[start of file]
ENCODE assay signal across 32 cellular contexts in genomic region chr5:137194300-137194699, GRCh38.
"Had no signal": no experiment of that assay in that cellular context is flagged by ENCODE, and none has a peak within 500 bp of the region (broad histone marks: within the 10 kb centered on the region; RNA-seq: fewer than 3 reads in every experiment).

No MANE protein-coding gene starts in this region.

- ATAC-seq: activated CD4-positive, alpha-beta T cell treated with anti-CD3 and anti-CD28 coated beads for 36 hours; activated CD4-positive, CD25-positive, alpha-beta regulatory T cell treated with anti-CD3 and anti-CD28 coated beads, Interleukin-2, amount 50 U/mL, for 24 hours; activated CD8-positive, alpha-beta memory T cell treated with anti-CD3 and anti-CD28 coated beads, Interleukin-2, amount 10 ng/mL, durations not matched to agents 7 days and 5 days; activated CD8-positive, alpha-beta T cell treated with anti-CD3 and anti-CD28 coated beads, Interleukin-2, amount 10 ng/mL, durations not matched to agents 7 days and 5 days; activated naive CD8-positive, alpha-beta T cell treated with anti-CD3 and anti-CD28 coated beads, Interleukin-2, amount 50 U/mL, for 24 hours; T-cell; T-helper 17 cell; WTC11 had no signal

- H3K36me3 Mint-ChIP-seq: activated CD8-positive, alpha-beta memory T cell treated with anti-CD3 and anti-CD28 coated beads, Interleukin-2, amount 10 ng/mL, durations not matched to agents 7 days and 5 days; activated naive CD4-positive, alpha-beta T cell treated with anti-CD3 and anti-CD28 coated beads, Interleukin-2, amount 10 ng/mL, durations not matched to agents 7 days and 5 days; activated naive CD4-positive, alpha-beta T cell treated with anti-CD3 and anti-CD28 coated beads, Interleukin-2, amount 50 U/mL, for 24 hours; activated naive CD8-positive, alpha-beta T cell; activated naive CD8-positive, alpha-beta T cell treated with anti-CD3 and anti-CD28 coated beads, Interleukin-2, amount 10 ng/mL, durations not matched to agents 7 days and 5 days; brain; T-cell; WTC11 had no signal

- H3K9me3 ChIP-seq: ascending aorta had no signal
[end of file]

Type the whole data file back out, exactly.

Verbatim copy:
ENCODE assay signal across 32 cellular contexts in genomic region chr5:137194300-137194699, GRCh38.
"Had no signal": no experiment of that assay in that cellular context is flagged by ENCODE, and none has a peak within 500 bp of the region (broad histone marks: within the 10 kb centered on the region; RNA-seq: fewer than 3 reads in every experiment).

No MANE protein-coding gene starts in this region.

- ATAC-seq: activated CD4-positive, alpha-beta T cell treated with anti-CD3 and anti-CD28 coated beads for 36 hours; activated CD4-positive, CD25-positive, alpha-beta regulatory T cell treated with anti-CD3 and anti-CD28 coated beads, Interleukin-2, amount 50 U/mL, for 24 hours; activated CD8-positive, alpha-beta memory T cell treated with anti-CD3 and anti-CD28 coated beads, Interleukin-2, amount 10 ng/mL, durations not matched to agents 7 days and 5 days; activated CD8-positive, alpha-beta T cell treated with anti-CD3 and anti-CD28 coated beads, Interleukin-2, amount 10 ng/mL, durations not matched to agents 7 days and 5 days; activated naive CD8-positive, alpha-beta T cell treated with anti-CD3 and anti-CD28 coated beads, Interleukin-2, amount 50 U/mL, for 24 hours; T-cell; T-helper 17 cell; WTC11 had no signal

- H3K36me3 Mint-ChIP-seq: activated CD8-positive, alpha-beta memory T cell treated with anti-CD3 and anti-CD28 coated beads, Interleukin-2, amount 10 ng/mL, durations not matched to agents 7 days and 5 days; activated naive CD4-positive, alpha-beta T cell treated with anti-CD3 and anti-CD28 coated beads, Interleukin-2, amount 10 ng/mL, durations not matched to agents 7 days and 5 days; activated naive CD4-positive, alpha-beta T cell treated with anti-CD3 and anti-CD28 coated beads, Interleukin-2, amount 50 U/mL, for 24 hours; activated naive CD8-positive, alpha-beta T cell; activated naive CD8-positive, alpha-beta T cell treated with anti-CD3 and anti-CD28 coated beads, Interleukin-2, amount 10 ng/mL, durations not matched to agents 7 days and 5 days; brain; T-cell; WTC11 had no signal

- H3K9me3 ChIP-seq: ascending aorta had no signal